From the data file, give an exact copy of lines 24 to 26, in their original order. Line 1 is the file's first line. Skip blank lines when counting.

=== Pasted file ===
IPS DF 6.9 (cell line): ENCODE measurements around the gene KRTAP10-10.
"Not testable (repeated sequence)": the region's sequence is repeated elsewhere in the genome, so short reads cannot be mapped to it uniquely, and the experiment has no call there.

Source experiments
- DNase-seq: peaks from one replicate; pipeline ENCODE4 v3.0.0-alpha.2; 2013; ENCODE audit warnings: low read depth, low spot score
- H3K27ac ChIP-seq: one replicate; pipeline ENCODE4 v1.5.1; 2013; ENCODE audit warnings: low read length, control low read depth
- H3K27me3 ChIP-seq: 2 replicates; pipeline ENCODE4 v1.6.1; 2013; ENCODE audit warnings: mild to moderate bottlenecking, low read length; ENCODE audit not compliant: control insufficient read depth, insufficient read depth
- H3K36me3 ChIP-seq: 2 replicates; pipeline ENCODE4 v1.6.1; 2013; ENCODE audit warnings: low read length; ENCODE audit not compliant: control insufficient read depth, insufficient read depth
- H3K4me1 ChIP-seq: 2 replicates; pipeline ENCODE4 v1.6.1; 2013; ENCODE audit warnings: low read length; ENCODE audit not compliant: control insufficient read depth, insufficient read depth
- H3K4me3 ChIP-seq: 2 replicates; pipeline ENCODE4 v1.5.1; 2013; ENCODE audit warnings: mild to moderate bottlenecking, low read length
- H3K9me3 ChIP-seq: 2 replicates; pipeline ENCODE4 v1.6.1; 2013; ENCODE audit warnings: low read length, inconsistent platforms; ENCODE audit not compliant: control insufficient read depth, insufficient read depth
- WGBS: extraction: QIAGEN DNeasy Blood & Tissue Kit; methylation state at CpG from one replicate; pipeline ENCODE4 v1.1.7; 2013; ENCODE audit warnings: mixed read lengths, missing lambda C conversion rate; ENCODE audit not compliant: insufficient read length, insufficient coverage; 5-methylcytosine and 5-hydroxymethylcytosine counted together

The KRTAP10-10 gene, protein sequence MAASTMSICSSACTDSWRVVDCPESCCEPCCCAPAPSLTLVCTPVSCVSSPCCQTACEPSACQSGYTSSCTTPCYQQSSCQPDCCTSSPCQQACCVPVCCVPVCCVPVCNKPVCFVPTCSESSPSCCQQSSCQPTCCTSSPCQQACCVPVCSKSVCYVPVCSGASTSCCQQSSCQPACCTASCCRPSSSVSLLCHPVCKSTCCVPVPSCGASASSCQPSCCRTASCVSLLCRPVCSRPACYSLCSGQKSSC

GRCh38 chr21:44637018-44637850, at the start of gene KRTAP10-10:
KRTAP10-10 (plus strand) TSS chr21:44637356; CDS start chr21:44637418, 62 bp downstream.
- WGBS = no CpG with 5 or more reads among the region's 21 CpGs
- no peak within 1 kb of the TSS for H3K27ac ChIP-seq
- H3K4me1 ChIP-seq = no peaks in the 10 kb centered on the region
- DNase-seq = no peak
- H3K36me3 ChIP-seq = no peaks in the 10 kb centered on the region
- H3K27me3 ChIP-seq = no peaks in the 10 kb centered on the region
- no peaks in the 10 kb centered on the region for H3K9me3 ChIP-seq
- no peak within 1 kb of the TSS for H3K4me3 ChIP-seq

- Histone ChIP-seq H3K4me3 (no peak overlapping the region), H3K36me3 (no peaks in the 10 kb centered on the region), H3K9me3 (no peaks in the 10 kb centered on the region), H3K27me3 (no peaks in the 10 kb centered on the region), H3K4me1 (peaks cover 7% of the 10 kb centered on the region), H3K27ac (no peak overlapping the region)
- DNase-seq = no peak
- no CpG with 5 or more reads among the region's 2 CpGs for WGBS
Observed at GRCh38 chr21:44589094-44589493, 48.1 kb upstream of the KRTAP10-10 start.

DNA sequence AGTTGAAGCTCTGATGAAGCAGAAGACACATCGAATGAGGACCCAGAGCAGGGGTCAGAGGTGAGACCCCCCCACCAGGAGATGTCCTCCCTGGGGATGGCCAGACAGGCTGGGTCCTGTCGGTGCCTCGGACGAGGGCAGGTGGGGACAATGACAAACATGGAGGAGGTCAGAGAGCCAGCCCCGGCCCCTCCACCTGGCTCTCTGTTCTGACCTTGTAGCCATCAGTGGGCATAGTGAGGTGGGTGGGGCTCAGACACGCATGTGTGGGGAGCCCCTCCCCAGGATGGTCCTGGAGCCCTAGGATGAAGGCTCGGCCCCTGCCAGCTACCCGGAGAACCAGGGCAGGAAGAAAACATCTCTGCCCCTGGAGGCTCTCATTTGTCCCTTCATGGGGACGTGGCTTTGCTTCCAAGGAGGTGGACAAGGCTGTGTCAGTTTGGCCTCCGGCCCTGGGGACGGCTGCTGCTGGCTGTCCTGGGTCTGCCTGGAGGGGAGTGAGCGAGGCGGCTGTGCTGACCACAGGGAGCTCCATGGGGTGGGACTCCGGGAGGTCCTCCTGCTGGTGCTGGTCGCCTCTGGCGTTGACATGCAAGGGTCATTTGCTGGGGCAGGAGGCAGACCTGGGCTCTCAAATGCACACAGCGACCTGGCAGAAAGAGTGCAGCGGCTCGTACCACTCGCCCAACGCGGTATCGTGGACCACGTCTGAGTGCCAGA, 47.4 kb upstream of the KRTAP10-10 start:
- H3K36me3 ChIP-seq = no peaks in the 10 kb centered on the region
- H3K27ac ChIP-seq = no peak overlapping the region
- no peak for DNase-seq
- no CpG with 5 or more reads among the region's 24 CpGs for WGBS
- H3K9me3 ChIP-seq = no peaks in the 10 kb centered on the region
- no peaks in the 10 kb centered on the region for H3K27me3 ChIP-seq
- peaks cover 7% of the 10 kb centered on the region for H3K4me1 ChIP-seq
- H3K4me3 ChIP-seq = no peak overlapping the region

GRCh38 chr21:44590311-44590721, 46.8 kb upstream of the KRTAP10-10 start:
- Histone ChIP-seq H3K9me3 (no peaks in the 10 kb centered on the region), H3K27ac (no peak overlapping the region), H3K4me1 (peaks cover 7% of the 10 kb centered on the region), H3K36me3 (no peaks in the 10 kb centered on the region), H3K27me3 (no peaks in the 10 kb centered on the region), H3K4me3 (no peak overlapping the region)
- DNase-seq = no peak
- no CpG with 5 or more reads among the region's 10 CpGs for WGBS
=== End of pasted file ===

- DNase-seq = no peak
- no CpG with 5 or more reads among the region's 2 CpGs for WGBS
Observed at GRCh38 chr21:44589094-44589493, 48.1 kb upstream of the KRTAP10-10 start.